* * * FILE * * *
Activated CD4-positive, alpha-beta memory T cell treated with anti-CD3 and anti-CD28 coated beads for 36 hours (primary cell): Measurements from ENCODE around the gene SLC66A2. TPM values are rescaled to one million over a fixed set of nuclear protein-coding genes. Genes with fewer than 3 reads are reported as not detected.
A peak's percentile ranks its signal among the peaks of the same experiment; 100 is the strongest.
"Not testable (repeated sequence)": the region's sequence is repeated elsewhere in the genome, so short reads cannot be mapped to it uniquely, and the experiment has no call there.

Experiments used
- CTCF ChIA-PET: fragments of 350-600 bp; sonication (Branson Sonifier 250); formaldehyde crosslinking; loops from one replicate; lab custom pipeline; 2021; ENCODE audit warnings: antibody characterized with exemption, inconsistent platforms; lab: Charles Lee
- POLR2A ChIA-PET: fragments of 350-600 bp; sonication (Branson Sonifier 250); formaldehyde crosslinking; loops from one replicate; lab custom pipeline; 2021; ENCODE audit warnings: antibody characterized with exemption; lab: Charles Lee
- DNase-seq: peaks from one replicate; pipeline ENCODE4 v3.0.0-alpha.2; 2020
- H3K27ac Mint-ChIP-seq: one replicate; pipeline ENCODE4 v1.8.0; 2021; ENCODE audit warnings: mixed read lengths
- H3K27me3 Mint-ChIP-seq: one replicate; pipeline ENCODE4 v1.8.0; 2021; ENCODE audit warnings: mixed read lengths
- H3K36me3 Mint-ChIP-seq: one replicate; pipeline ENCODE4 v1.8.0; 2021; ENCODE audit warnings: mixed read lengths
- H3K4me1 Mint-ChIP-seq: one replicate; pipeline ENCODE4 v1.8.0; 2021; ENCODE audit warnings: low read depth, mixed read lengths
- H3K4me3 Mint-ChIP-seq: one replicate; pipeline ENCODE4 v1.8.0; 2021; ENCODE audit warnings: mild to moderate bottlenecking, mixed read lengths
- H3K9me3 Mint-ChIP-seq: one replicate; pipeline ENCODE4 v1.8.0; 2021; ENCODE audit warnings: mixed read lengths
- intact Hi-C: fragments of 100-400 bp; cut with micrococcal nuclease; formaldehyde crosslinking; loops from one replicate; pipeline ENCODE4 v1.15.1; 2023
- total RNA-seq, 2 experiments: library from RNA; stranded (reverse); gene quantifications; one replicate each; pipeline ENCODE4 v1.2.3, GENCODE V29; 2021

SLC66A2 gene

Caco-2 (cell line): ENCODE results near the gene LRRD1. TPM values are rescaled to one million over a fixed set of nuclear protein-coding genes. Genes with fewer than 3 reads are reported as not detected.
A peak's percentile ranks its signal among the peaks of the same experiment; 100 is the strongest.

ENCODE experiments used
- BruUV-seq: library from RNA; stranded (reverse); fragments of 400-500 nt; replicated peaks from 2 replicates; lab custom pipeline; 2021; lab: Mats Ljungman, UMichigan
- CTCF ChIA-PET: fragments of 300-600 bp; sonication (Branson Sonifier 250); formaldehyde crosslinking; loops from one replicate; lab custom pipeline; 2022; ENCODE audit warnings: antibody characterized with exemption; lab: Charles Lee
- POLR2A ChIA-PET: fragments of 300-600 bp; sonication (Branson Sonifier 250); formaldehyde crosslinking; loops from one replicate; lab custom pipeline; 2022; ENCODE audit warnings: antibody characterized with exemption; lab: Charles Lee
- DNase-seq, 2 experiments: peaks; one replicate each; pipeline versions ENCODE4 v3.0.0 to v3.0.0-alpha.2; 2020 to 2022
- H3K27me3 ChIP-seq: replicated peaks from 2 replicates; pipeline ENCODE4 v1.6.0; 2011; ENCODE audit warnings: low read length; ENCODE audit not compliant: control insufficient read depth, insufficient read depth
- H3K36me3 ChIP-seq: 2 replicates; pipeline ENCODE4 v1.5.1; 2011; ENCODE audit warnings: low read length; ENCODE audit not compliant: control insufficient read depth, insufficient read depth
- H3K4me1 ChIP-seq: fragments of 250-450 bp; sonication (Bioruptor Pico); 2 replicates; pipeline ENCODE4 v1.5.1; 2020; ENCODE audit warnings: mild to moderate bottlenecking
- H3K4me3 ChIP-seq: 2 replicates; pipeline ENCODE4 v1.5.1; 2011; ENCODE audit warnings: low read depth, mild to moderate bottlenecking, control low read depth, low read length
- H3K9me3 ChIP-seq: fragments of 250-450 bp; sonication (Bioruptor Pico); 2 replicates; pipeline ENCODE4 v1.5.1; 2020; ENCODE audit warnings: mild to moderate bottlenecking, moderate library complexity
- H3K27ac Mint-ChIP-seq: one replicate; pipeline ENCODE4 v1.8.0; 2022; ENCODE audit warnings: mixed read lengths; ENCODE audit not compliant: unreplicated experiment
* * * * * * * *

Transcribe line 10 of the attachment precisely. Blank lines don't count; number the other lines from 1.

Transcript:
- H3K36me3 Mint-ChIP-seq: one replicate; pipeline ENCODE4 v1.8.0; 2021; ENCODE audit warnings: mixed read lengths